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Chicago Express/Wabash Cannonball




Publisher(s): Winsome Games and Queen Games
Designer: Harry Wu
"Family": Part of Winsome Games' Historic Railroads System

Overview: The game is played by 3-6 players alternating turns. On each a turn, a player has a choice of three actions: auction off a share of any RR, build track for any RR the player owns a share in, or improve a hex that has a railroad built through it. The game limits the number of each action all players may conduct in a round. Whenever a player selects an action, a "gauge" is incremented up to record the action. When the gauge gets into the "red" no player can undertake that action the rest of the round. When two of the three actions are in the round, the round ends and dividends are paid out for all railroads. Although players must select an action, they don't have to actually do anything with the action. A player can choose to auction a share for his or her action, but then decline to actually auction a share, for example.

The board is a hex grid, with the hexes containing mountains, plains, forests, and cities. The cost to build track through a hex is dependent on the terrain type as well as whether any other RRs have built through the hex. Mountains and cities provide revenue for railroads and players can spend an action to "improve" the hexes to increase revenues. Most cites and all mountains can only be improved once. A handful of cities can be improved multiple times. Detroit is not improved through player action, but increases one step after each general dividend round (essentially a way to track one of the end-game triggers).

At the start of the game, there are four railroads available. Each has a different default starting revenue and each has a different number of shares available. A fifth railroad becomes available later in the game when certain conditions are met. Before the start of play, one share is auctioned off for each of the four starting railroads.

Chicago. As the name "Chicago Express" might imply, Chicago plays an important role in the game. The four starting railroads are all located on the rights side of the board and Chicago is no the far left side. Not only does Chicago provide the largest revenue for a single space in most games (in the unlikely event that the game lasts 7 or 8 rounds, Detroit would equal and then surpass Chicago), but when a RR reaches Chicago, it triggers a special "Chicago Round." This results in a special dividend round that pays out only to the RR that just reached Chicago. This occurs each time a new RR reaches Chicago. The first time any RR reaches Chicago, the fifth RR - the Wabash Cannonball - comes into play. After the Chicago Round dividends are paid, the first share of the Wabash is auctioned off (there are only two shares).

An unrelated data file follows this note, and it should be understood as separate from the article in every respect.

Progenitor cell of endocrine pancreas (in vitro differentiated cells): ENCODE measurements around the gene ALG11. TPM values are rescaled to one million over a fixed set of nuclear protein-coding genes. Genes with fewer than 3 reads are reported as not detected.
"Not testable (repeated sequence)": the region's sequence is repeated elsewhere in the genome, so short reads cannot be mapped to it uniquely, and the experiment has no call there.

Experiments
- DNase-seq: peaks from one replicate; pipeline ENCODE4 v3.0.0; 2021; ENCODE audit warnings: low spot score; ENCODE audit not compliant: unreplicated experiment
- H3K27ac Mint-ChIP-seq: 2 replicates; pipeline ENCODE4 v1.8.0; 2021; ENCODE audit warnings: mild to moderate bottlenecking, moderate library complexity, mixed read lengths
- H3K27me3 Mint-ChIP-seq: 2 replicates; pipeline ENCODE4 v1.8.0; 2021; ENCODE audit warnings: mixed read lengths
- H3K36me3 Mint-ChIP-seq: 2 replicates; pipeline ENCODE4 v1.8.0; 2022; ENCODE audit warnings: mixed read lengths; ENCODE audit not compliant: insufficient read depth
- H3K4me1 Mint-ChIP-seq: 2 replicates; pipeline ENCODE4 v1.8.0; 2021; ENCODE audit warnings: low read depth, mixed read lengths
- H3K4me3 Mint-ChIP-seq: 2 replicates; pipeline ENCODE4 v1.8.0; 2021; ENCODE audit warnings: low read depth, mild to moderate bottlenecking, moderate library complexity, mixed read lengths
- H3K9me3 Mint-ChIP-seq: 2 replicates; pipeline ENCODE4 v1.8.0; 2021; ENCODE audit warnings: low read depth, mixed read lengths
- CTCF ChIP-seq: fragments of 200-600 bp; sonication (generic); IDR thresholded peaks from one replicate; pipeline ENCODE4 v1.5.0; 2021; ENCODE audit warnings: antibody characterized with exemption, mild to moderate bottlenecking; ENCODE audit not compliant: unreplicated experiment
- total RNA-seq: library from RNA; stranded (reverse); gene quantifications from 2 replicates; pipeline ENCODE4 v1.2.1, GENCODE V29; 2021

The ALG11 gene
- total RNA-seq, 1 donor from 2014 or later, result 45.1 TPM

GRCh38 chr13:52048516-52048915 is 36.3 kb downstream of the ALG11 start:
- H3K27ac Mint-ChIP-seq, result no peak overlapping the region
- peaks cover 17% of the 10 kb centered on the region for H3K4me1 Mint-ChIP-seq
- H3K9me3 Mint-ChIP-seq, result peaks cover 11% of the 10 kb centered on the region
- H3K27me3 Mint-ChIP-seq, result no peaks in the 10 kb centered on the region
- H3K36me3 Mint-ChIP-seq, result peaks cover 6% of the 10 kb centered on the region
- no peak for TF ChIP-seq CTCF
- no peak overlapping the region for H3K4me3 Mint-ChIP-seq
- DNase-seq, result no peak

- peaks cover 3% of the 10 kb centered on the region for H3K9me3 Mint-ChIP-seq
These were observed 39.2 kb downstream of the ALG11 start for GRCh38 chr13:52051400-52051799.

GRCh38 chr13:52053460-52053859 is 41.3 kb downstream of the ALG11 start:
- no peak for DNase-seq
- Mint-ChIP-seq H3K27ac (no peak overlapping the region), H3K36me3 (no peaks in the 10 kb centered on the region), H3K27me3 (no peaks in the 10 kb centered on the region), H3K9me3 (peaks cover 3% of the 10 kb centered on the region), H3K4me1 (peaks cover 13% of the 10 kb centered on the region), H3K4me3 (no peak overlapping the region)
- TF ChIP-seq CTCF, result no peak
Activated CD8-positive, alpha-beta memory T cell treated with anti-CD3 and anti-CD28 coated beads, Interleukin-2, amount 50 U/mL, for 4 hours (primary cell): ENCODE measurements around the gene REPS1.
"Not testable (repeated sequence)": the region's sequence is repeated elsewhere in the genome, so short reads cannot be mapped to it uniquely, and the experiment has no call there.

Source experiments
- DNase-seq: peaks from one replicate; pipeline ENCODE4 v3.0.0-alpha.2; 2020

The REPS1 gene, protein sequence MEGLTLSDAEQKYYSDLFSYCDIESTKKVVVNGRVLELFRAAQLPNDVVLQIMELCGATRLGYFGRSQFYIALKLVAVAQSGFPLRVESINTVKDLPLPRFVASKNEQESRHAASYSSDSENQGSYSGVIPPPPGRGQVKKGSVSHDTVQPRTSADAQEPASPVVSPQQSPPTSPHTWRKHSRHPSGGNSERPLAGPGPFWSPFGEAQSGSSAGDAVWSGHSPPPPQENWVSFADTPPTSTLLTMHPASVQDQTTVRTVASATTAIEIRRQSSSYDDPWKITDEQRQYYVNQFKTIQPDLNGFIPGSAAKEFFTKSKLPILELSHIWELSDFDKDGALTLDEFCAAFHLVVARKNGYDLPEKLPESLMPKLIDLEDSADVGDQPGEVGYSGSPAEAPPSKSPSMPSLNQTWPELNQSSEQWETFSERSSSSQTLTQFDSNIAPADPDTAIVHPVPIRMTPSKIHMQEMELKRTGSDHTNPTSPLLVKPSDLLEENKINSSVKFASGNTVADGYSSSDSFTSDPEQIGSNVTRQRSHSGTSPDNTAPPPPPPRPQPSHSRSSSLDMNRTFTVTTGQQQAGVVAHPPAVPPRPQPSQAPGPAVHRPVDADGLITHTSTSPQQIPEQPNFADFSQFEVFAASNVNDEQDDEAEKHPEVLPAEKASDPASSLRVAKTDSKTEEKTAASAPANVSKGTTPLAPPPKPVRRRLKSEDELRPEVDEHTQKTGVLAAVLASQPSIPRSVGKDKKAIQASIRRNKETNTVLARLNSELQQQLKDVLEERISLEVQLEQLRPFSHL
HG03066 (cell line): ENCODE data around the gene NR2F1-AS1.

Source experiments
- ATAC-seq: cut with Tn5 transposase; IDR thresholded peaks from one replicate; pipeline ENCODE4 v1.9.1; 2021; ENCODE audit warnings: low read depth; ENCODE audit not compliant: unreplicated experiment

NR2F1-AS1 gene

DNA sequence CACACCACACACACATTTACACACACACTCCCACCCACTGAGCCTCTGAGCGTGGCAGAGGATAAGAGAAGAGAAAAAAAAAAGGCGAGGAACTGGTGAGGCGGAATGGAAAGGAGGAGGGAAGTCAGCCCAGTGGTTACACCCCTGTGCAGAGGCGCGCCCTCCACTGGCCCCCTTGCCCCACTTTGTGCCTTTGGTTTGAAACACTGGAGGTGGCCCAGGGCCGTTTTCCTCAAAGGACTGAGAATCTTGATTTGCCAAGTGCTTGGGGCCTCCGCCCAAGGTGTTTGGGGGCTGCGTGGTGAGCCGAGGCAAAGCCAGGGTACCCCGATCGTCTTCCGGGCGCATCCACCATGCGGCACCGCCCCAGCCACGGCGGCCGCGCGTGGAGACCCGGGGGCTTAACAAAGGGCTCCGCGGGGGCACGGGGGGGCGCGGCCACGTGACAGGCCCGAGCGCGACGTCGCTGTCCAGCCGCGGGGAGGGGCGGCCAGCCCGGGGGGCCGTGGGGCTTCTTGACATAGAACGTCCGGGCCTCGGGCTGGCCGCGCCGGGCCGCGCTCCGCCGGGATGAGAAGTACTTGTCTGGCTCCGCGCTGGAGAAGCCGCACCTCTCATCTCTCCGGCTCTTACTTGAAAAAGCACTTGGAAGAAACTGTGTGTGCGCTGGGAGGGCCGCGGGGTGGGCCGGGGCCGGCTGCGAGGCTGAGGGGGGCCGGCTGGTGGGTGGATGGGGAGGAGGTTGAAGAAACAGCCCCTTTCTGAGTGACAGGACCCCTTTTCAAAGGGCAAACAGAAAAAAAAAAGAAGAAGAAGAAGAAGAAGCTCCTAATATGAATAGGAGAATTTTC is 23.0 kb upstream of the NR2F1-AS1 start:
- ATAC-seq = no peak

Stock Market: Although the game includes the sale of shares in the various railroads, there is no stock market as such. Each time a share is sold it is auctioned off to the highest bidder. After the initial sale, that share remains with the winning bidder the remainder of the game.

Dividends: At the end of each round, dividends are paid. Dividends are mandatory. The value of each dividend is the RRs total revenue divided by the number of shares already issued. As such, by choosing to auction off a share of a company, a player can dilute another player's earnings.

Company President: None. Own a share in a RR? You can build track as you see fit for it . . . as can anyone else who owns a share in the RR.

End of Game: The end of the game is brought on by 3 companies having zero shares left, no "improvement" pieces left available, or after the 8th time general dividends have been paid. Games will typically end through depletion of available shares.

Victory: The winner is the player with the most cash on hand. Both income and value of shares are irrelevant.